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20 Absolutely Insane Tattoos Inspired by Stanley Kubrick Movies

Tag: elbows

Knockout of the Day: Vik Grujic Elbows Luke Harris’s Head Through the Floor on ‘TUF Nations’


(Props: ‘The Ultimate Fighter’ on YouTube)

The Vik Grujic vs. Luke Harris quarterfinal fight from Wednesday’s episode of TUF Nations: Canada vs. Australia is notable for a few reasons. For one thing, it’s the only knockout that has taken place in the first eight episodes of the season. (See? Aren’t you glad you’re not watching?) Second, it ends with a storm of elbows from the top, which we always appreciate. And third, it features Harris doing the most dead-on Koji Oishi impression we’ve ever seen, before he inevitably gets his ass kicked.

By the way, Luke Harris isn’t some random palooka they found in a yoga studio. Every single victory in the Canadian’s 10-2 pro record has come by first-round submission, including a guillotine choke win over Edwin Dewees in 2012, if that means anything. [Ed. note: It doesn't.] But clearly, he’s still figuring out the striking part of the equation. Watch as Harris stands in front of Grujic totally flat-footed and with his hands dropping to his waist, just waiting to get blasted in the chin. After a clash of strikes, Grujic slams Harris on the side of his head with minimal effort, then splits Harris’s dome open like a coconut with short elbows. The whole thing takes about 50 seconds.

But hey, that’s what this reality-show tournament is about, right? Filtering out the guys who aren’t real [expletive] fighters? And discovering the next generation of indistinguishable Fight Pass talent? The Grujic Era is coming, folks. Be ready.

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On This Day in MMA History: Jon Jones Tastes Defeat (Kind Of) at the TUF 10 Finale


(Photo via Sherdog)

Ultimate Fighter Finale cards weren’t always so garbage-ass. On December 5th, 2009 — four years ago today — the TUF 10 Finale went down in Las Vegas, with a lineup featuring Jon Jones (before he became light-heavyweight champion), Frankie Edgar (before he became lightweight champion), Kimbo Slice (who was one of the most popular figures in the sport at the time), as well as Roy Nelson, Brendan Schaub, and Matt Mitrione. Today, a UFC card with those names would be sold as a pay-per-view, and it would probably do pretty damn well*. In 2009, this was just another free show on Spike TV, a cable channel that everybody knew how to find. Damn…we just didn’t know how good we had it back then.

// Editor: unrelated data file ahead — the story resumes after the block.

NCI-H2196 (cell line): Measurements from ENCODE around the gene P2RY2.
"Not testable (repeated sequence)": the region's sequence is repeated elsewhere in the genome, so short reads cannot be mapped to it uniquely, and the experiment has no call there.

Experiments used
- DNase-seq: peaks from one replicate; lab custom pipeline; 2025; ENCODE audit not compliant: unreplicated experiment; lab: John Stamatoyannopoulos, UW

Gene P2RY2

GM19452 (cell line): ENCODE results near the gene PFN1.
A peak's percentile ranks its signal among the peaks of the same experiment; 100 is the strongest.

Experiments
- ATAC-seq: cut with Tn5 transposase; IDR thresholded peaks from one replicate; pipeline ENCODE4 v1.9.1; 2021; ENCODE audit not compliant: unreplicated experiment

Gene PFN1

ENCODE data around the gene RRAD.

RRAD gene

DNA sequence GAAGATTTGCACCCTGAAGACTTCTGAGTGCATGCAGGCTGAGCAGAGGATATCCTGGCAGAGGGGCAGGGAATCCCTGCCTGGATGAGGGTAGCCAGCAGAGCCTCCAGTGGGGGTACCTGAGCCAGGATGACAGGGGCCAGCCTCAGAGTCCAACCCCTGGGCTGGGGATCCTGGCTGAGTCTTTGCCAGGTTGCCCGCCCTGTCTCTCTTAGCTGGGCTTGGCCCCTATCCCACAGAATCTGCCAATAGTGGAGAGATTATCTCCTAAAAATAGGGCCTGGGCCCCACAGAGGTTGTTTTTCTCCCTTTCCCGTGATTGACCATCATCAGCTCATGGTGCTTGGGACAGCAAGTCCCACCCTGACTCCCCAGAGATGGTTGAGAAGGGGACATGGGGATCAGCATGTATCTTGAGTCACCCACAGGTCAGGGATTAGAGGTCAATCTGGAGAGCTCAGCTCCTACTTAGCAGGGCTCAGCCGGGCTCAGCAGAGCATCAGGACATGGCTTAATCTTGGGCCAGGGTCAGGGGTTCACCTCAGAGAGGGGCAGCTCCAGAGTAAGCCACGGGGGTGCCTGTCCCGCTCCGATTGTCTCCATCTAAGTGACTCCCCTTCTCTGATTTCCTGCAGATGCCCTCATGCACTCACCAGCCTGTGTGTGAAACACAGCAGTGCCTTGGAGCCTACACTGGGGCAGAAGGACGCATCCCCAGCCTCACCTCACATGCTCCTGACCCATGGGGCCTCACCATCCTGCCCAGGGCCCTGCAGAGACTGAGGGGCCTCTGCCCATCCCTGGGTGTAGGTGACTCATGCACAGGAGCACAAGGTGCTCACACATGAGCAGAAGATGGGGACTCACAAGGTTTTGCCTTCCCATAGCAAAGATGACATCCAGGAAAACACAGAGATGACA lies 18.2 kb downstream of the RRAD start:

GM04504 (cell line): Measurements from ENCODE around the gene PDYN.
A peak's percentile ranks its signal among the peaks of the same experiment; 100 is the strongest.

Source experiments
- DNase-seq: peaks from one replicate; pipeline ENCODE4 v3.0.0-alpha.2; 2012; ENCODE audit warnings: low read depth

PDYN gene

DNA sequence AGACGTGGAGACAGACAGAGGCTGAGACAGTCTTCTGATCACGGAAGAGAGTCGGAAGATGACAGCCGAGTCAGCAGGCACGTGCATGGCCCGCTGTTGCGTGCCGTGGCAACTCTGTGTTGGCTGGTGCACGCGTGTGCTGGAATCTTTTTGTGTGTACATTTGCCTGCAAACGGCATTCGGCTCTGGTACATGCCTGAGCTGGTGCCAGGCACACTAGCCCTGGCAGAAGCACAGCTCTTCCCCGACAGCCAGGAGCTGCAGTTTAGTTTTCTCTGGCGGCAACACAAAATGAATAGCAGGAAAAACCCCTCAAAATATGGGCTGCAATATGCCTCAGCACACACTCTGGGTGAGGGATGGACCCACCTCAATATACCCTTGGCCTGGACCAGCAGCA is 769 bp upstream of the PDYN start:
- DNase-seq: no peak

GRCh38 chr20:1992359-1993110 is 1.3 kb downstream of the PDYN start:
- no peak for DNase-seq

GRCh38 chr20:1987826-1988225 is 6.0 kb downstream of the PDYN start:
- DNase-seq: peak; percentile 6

Maybe you remember Nelson’s nasty one-shot KO of Schaub at the event, and maybe you remember the 15-minute wheezefest that was Kimbo vs. Houston Alexander. But the reason that the TUF 10 Finale remains infamous four years later is because of a bullshit little rule known as “no 12-to-6 elbows,” which may very well be the most arbitrary and baseless rule in MMA history. Essentially, MMA fighters are allowed to crack each other’s skulls wide open with their ‘bows, either standing or on the ground, but if your elbow is moving vertically downward, you might as well be a villain in a Jean-Claude Van Damme movie. My goodness, somebody could actually get injured with those things.

Jon Jones, who was 22 years old at the time, had earned a prime spot on the TUF 10 Finale main card thanks to his 3-0 run in the UFC light-heavyweight division, which included a hilariously madcap decision win against Stephan Bonnar, and a second-round submission of fan-unfavorite Jake O’Brien. This was the pre-backlash Jon Jones, a guy who was universally beloved for his dynamic wrestling ability and his improvisational striking, which he picked up (as the legend goes) from watching YouTube videos. Matt Hamill was supposed to be just another stepping-stone in Jones’s quick rise to the top — a recognizable TUF-guy for him to squash. And that’s exactly what happened, even though Hamill wound up winning the fight on a technicality.

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Knockout of the Day: The Standing One-Elbow KO [VIDEO]


(Props: AXS.tv via RedditMMA. Be sure to stick around for the slow-mo replays at 4:45-4:58.)

With a perfect record of 14-0 (all by stoppage, 13 in the first round), Brazilian featherweight Thomas de Almeida is one of the hottest prospects in the sport. The 22-year-old Chute Boxe product last competed Friday night for the Standout Fighting Tournament in Sao Paulo, where he scored a TKO against Cemir Silva, and he’ll be returning to action on December 6th in the co-main event of Legacy FC 26.